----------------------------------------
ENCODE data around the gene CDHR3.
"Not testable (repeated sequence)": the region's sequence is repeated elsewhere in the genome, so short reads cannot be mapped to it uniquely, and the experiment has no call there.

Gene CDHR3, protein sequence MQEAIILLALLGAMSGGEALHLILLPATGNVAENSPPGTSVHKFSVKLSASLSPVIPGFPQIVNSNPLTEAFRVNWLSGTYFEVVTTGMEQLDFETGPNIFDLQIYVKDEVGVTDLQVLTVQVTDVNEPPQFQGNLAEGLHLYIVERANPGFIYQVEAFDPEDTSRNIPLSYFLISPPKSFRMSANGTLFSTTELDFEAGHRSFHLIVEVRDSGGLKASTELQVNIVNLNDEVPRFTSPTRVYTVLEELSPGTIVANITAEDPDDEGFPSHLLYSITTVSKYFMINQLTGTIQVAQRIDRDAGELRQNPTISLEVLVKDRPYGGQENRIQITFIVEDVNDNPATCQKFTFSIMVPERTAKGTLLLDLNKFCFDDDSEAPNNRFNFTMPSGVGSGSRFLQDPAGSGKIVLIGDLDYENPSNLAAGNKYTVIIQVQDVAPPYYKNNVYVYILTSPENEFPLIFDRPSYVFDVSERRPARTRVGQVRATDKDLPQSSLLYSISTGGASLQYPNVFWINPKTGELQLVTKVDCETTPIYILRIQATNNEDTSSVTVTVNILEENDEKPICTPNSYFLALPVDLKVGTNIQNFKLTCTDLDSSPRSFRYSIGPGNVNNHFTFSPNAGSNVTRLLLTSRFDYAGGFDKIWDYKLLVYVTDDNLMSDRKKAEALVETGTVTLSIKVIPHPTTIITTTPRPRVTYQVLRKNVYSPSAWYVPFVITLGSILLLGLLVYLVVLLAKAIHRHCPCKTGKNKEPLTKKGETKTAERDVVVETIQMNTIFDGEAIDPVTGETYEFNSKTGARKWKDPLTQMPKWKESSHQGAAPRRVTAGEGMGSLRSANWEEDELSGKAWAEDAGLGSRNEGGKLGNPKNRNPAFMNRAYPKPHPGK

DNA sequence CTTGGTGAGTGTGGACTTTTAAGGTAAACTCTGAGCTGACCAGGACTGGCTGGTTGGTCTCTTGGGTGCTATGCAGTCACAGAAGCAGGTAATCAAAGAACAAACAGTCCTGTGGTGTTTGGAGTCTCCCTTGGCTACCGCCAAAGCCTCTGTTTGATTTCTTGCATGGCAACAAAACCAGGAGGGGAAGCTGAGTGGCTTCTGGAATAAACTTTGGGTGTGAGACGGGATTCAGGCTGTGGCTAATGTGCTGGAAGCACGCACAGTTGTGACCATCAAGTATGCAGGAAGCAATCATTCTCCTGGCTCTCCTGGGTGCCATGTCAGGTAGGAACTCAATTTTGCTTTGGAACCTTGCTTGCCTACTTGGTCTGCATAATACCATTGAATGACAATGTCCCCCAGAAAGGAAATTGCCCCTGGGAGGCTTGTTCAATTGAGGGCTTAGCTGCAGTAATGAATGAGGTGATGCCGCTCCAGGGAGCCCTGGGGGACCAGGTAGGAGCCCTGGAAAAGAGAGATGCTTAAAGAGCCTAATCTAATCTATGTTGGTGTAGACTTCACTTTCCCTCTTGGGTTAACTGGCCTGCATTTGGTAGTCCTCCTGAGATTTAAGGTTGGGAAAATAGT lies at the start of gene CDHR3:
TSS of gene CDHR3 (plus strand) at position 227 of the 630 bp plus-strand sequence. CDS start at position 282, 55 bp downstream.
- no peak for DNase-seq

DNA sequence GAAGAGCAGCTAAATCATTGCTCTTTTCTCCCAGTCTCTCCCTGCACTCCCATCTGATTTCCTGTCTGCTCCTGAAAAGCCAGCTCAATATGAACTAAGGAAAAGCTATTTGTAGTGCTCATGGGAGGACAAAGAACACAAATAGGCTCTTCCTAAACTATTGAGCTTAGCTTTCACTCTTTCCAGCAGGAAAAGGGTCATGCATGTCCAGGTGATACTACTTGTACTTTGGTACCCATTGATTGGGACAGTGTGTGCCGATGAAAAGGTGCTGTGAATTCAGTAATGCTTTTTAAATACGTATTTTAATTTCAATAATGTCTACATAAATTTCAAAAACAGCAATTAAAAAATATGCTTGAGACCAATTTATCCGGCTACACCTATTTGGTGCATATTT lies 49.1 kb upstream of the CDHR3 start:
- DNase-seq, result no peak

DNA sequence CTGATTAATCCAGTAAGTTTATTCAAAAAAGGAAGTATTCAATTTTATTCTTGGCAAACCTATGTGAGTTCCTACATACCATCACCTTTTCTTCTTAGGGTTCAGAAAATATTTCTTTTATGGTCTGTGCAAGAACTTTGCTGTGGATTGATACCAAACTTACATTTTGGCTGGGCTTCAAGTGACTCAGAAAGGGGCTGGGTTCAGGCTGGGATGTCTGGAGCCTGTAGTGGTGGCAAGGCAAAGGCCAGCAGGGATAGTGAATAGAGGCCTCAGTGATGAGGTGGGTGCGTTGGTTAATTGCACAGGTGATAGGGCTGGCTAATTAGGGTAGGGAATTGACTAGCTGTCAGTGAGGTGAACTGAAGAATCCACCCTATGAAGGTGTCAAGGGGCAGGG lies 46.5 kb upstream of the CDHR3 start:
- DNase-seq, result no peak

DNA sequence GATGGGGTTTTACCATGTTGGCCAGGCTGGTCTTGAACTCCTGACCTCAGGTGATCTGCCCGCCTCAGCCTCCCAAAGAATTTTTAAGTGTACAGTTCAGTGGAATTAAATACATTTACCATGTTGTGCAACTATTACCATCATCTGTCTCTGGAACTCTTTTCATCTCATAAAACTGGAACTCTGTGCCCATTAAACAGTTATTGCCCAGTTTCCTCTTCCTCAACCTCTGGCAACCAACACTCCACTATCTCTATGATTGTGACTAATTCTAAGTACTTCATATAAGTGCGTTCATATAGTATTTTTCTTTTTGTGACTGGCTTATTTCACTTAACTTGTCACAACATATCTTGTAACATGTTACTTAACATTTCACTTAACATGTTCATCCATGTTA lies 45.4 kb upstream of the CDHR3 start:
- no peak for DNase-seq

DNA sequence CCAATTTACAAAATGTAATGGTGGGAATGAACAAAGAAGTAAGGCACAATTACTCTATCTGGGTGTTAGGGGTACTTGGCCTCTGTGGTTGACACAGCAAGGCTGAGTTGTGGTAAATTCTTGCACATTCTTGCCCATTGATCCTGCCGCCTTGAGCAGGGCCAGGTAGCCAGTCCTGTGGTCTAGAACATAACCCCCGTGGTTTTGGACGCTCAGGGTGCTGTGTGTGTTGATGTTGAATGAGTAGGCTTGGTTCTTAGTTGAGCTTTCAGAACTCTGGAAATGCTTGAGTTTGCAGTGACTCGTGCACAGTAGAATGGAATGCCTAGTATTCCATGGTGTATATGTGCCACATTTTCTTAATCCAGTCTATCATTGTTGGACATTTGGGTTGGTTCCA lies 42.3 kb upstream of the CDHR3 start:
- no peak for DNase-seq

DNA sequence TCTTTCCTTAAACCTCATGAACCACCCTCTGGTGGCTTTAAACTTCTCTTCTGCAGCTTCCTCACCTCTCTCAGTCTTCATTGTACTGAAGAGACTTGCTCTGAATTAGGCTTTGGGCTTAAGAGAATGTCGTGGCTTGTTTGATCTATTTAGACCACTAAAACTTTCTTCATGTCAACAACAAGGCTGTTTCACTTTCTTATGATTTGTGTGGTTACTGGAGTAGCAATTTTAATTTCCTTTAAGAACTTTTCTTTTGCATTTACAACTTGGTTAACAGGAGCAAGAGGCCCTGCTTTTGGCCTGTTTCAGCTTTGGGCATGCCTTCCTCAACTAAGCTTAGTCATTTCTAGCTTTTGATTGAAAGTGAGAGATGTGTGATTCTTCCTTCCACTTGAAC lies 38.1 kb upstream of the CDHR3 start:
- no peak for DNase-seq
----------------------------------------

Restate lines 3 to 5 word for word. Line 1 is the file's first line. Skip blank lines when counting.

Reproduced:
Gene CDHR3, protein sequence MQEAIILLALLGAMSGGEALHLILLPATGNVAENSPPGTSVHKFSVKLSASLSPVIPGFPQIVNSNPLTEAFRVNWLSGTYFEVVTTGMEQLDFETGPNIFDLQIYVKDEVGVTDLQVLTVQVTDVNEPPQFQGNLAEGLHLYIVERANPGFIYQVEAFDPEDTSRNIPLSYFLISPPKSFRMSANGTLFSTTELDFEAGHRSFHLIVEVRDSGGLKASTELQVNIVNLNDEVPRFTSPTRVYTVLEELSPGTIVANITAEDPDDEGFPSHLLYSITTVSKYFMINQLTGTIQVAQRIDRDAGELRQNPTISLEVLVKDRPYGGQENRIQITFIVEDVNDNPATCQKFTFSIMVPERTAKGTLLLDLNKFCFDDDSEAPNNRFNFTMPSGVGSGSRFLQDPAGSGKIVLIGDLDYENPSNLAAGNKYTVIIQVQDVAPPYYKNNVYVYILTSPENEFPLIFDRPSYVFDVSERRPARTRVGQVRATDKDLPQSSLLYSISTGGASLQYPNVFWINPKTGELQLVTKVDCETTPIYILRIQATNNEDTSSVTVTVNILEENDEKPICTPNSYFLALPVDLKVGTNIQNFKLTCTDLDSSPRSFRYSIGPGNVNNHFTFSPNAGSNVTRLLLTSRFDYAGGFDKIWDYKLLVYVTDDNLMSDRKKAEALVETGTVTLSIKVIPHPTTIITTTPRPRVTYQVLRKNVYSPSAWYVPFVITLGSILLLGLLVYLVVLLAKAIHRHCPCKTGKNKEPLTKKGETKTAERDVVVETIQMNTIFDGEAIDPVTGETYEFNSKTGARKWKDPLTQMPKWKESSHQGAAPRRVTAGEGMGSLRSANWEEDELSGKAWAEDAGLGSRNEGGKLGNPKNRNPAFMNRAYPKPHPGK

DNA sequence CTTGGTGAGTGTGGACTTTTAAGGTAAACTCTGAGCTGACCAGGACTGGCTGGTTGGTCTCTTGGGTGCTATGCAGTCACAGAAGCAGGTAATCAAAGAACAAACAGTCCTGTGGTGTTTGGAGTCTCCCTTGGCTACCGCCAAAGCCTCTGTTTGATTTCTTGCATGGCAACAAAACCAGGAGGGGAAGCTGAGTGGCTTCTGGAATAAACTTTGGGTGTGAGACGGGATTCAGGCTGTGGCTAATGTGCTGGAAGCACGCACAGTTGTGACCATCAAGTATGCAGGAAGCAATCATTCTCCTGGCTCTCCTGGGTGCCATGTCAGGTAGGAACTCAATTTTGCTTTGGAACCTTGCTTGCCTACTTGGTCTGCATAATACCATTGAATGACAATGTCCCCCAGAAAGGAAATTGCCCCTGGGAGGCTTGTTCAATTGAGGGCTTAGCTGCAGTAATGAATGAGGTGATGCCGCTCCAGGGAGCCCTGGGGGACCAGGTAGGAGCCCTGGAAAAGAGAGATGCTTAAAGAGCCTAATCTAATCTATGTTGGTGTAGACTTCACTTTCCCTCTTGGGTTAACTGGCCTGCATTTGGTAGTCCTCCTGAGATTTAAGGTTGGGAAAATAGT lies at the start of gene CDHR3:
TSS of gene CDHR3 (plus strand) at position 227 of the 630 bp plus-strand sequence. CDS start at position 282, 55 bp downstream.